PURPOSE: Hemorrhoidectomy is the most effective long-term treatment for hemorrhoids. Although it is possible to perform hemorrhoidectomy as a day case with a high degree of patient satisfaction, patients take an average of 14 days off work after surgery. Stapled hemorrhoidectomy is believed to be less painful than conventional hemorrhoidectomy and should allow an earlier return to work. The aim of this study was to compare both the immediate and the long-term results of stapled hemorrhoidectomy with diathermy hemorrhoidectomy in patients with prolapsing internal hemorrhoids in an intended day-care setting.
METHODS: Thirty-one patients were randomly assigned to undergo diathermy hemorrhoidectomy (n = 16) or stapled hemorrhoidectomy performed with a purpose-designed endoluminal stapling device, PPH01T(TM) (n = 15). All operations were planned as day or short-stay cases. All patients received lactulose, commenced preoperatively, together with postoperative topical glyceryl trinitrate and oral metronidazole. Patients were assessed by structured interview to assess their symptoms before and after surgery, with an intended follow-up of six months. All patients completed a 10-cm visual analog pain scale daily for the first ten days after surgery.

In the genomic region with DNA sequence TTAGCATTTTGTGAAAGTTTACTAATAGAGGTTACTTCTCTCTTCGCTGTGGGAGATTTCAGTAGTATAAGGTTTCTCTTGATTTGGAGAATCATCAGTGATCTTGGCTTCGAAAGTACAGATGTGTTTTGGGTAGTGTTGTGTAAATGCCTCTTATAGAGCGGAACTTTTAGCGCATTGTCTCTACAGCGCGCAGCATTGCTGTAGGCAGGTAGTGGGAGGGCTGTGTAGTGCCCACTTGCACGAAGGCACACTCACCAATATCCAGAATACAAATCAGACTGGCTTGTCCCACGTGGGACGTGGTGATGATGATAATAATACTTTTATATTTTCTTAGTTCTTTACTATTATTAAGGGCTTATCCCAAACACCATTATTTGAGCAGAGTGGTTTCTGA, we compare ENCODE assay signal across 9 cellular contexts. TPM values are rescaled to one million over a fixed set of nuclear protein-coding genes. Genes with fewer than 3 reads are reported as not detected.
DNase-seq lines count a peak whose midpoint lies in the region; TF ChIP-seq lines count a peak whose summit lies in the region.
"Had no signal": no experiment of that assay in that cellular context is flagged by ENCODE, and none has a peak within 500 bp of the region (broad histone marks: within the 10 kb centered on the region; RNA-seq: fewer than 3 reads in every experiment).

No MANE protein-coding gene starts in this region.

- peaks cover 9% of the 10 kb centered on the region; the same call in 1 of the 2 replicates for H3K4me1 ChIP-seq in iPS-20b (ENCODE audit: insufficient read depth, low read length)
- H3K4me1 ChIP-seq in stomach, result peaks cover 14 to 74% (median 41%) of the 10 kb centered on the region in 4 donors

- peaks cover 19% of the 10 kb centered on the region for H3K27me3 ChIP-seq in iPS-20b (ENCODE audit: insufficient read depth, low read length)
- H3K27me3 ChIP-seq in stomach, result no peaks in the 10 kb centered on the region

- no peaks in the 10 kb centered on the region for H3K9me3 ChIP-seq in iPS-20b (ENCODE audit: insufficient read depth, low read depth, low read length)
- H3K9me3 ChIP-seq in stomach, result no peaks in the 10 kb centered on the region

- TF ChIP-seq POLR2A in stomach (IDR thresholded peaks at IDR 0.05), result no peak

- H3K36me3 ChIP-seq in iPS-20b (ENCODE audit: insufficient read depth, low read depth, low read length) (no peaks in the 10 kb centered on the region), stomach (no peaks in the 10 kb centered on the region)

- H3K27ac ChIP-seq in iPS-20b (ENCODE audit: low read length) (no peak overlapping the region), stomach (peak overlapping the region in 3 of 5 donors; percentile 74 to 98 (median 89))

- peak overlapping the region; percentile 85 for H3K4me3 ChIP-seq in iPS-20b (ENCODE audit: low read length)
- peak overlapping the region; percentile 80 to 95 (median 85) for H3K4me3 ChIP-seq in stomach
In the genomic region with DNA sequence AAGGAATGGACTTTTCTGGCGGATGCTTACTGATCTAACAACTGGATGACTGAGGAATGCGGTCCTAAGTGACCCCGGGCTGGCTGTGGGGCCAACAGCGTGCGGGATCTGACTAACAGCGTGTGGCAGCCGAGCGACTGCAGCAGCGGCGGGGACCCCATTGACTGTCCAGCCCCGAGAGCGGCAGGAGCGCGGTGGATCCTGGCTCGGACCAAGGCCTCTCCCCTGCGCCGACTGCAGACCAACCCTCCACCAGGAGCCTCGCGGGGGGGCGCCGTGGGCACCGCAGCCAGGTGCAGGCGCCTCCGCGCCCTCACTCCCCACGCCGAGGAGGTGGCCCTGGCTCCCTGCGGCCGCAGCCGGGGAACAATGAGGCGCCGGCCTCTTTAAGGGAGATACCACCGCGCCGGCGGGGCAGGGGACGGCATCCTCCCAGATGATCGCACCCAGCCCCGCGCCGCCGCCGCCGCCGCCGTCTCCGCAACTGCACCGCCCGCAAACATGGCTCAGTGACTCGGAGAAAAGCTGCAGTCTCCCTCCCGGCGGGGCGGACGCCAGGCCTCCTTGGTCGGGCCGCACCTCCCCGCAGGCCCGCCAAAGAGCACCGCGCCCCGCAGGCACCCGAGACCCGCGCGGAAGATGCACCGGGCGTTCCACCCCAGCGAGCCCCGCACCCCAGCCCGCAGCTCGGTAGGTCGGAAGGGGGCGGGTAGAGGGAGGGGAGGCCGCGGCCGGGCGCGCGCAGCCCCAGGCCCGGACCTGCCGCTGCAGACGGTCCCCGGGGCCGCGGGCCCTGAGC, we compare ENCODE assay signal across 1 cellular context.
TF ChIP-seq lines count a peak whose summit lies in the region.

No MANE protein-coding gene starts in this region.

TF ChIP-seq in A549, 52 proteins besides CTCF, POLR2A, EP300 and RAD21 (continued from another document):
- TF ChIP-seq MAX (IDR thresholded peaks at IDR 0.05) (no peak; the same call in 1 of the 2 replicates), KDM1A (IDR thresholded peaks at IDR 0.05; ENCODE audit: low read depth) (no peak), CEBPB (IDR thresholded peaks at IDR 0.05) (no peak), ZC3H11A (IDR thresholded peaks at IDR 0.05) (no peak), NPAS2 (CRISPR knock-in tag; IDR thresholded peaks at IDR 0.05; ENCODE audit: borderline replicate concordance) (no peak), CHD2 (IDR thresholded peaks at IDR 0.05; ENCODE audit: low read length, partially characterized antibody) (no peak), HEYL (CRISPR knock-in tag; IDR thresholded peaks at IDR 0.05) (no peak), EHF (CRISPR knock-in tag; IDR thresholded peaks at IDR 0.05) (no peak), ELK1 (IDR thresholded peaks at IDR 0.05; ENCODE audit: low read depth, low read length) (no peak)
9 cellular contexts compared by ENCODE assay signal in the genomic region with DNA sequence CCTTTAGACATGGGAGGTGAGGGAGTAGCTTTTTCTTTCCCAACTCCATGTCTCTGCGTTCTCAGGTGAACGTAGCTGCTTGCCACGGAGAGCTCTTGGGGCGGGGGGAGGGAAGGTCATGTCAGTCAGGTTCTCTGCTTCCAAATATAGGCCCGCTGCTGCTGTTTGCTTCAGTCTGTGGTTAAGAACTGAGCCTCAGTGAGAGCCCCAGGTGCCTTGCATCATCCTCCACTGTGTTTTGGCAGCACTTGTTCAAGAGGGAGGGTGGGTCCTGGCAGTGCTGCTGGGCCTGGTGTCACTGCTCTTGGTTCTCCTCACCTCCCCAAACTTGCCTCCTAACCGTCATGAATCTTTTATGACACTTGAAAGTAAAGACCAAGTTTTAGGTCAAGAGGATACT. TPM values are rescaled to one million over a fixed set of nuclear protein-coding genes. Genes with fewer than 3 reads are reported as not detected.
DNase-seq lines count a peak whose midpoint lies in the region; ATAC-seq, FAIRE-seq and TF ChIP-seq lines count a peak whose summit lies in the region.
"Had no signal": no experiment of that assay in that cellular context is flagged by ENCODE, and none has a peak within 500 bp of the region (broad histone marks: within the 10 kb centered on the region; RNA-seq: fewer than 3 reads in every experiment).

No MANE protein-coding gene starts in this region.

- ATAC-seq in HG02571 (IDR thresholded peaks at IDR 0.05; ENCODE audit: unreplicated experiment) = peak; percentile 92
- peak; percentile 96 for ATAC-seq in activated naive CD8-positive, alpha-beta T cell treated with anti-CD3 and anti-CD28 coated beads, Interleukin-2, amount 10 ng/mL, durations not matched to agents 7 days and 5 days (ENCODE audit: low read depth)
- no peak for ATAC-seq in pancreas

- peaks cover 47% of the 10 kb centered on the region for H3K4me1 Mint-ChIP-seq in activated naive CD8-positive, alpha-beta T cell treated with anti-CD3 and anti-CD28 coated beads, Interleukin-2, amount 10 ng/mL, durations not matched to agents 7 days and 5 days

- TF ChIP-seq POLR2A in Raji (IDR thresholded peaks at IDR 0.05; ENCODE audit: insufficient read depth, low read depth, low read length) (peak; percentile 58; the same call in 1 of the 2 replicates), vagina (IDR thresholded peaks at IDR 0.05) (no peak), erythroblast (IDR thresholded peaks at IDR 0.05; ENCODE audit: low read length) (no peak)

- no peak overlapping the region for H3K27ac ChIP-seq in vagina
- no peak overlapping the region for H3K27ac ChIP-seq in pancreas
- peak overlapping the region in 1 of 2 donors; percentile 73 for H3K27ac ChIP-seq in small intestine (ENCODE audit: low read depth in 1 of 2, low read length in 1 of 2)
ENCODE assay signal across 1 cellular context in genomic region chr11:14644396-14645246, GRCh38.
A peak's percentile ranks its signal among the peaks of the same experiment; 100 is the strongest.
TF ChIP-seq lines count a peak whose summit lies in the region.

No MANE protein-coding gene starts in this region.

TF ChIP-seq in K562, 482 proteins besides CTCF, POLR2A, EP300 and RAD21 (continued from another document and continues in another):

RESULTS: The total pain score (sum of all pain scores) was significantly higher in the diathermy group (50 (range, 9.8-79.9) vs. 19.6 (range, 1.3-89.5), P = 0.03). Patients took a median of 14 (range, 3-21) days off work after diathermy hemorrhoidectomy compared with 10 (range, 3-38) days for the patients undergoing stapled hemorrhoidectomy (P = 0.15). At long-term follow-up, three patients (all in the stapled group) developed new symptoms of fecal urgency and anal pain, and three patients required further surgery to remove symptomatic external hemorrhoids after stapled hemorrhoidectomy.
CONCLUSIONS: Although stapled hemorrhoidectomy is less painful in the short term, this does not lead to a significantly earlier return to work, and some patients develop new symptoms at long-term follow-up.
(C) The ASCRS 2003